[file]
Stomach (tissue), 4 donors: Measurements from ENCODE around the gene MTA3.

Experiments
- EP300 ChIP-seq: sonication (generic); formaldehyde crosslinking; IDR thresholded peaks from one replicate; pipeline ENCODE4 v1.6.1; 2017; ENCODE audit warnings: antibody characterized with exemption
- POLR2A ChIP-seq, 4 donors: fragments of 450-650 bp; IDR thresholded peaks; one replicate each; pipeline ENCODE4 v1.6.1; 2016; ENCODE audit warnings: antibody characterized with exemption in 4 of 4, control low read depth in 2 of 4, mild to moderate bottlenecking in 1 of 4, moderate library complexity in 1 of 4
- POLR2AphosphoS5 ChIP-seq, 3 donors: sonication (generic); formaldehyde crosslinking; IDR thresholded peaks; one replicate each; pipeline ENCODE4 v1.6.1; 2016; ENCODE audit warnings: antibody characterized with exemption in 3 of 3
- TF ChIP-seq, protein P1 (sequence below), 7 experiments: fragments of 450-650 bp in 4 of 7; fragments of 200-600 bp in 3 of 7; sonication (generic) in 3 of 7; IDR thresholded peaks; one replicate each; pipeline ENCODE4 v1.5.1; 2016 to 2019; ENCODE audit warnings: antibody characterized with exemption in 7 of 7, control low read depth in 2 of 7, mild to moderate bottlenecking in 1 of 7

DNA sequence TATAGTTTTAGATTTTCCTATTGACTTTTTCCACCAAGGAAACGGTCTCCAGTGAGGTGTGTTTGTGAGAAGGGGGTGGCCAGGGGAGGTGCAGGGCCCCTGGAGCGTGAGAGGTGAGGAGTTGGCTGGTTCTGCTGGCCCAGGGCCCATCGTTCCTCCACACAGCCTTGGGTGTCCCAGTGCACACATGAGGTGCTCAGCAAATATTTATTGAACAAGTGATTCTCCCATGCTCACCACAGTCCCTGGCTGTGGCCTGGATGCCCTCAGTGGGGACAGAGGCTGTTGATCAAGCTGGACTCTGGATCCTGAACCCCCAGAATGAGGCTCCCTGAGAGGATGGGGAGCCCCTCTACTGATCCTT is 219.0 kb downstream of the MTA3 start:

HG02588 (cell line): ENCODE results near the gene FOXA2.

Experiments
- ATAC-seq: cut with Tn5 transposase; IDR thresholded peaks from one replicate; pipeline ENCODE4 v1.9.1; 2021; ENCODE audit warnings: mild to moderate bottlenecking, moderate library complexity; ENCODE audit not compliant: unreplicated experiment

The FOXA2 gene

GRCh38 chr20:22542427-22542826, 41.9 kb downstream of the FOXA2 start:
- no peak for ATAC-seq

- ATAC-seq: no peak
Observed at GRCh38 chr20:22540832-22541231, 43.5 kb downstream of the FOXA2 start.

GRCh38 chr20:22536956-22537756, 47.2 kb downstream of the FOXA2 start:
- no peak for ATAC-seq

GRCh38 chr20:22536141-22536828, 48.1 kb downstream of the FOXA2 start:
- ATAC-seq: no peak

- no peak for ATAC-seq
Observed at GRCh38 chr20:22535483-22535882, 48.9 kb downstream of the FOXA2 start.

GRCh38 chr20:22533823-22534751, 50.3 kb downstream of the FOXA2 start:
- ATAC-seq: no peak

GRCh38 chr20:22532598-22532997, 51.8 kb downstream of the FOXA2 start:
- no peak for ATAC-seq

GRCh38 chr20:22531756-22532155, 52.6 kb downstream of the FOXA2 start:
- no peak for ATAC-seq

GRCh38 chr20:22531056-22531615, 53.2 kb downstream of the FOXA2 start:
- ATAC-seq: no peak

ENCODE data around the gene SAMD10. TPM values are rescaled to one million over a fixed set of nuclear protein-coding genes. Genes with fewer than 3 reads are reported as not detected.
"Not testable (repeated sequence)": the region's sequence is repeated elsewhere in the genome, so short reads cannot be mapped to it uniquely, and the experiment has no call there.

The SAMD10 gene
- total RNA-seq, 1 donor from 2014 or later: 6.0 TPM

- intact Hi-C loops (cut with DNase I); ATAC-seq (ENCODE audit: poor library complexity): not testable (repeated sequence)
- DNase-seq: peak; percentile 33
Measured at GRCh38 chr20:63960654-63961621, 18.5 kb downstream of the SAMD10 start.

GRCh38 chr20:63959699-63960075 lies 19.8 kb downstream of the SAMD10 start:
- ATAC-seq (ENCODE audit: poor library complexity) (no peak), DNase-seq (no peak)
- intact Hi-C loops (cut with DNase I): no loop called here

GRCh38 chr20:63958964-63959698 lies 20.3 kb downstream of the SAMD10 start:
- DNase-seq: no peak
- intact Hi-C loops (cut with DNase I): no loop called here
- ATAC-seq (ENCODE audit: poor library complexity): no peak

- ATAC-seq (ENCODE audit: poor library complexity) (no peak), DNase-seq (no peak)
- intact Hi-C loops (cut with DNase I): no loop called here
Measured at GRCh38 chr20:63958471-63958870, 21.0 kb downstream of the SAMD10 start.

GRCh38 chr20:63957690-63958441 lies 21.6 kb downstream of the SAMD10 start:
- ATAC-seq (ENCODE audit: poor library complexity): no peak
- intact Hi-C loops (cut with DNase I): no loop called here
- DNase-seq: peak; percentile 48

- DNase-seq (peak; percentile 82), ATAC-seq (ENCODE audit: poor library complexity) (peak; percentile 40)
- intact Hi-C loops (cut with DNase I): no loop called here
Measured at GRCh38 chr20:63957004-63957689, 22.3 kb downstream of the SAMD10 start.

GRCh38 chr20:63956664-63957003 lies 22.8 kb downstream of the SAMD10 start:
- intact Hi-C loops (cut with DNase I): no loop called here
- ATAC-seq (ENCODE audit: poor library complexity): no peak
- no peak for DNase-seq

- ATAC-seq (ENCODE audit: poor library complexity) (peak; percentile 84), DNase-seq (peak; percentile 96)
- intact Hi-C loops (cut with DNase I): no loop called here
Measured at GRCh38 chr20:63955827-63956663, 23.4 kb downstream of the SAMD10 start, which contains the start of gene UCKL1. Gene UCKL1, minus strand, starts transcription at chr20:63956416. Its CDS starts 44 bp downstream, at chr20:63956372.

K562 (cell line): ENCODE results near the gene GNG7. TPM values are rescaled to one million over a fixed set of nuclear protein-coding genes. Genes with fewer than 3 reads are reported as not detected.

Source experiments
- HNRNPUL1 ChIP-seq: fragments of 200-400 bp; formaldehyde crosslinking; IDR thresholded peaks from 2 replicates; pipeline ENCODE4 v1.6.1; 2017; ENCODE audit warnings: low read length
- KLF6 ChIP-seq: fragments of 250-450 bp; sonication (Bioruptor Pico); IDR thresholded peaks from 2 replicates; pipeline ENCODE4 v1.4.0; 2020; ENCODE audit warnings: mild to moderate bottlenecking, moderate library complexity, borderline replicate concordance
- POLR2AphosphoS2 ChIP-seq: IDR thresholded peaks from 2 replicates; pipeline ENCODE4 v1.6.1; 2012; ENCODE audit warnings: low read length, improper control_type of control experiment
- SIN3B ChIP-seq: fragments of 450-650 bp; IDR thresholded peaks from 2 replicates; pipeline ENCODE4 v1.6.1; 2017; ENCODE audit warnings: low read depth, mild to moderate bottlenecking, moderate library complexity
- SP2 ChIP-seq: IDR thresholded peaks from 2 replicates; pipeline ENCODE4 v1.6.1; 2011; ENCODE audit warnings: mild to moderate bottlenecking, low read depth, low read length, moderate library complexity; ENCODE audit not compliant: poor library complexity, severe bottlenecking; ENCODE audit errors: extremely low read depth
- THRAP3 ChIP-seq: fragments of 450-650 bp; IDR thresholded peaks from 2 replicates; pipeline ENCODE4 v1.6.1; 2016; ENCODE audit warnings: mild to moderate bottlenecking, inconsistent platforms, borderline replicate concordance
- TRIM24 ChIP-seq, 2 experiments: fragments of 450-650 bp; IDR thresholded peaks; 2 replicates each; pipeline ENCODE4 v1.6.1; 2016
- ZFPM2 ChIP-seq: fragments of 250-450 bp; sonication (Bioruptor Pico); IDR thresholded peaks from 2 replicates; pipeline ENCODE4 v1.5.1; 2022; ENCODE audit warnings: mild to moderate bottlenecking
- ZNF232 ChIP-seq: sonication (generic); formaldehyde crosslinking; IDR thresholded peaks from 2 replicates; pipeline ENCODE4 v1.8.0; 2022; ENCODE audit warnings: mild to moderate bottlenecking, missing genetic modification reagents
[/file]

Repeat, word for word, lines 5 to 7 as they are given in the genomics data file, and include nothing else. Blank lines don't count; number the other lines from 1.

- POLR2AphosphoS5 ChIP-seq, 3 donors: sonication (generic); formaldehyde crosslinking; IDR thresholded peaks; one replicate each; pipeline ENCODE4 v1.6.1; 2016; ENCODE audit warnings: antibody characterized with exemption in 3 of 3
- TF ChIP-seq, protein P1 (sequence below), 7 experiments: fragments of 450-650 bp in 4 of 7; fragments of 200-600 bp in 3 of 7; sonication (generic) in 3 of 7; IDR thresholded peaks; one replicate each; pipeline ENCODE4 v1.5.1; 2016 to 2019; ENCODE audit warnings: antibody characterized with exemption in 7 of 7, control low read depth in 2 of 7, mild to moderate bottlenecking in 1 of 7

DNA sequence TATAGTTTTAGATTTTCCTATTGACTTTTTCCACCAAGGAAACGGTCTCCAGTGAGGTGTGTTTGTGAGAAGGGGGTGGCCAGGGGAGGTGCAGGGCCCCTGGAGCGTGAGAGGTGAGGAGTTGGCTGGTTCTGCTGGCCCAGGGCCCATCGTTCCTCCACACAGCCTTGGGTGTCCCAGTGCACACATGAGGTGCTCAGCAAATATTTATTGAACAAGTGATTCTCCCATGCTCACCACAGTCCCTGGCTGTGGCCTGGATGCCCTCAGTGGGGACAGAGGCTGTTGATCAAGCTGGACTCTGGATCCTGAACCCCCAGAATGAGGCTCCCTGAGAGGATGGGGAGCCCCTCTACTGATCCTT is 219.0 kb downstream of the MTA3 start: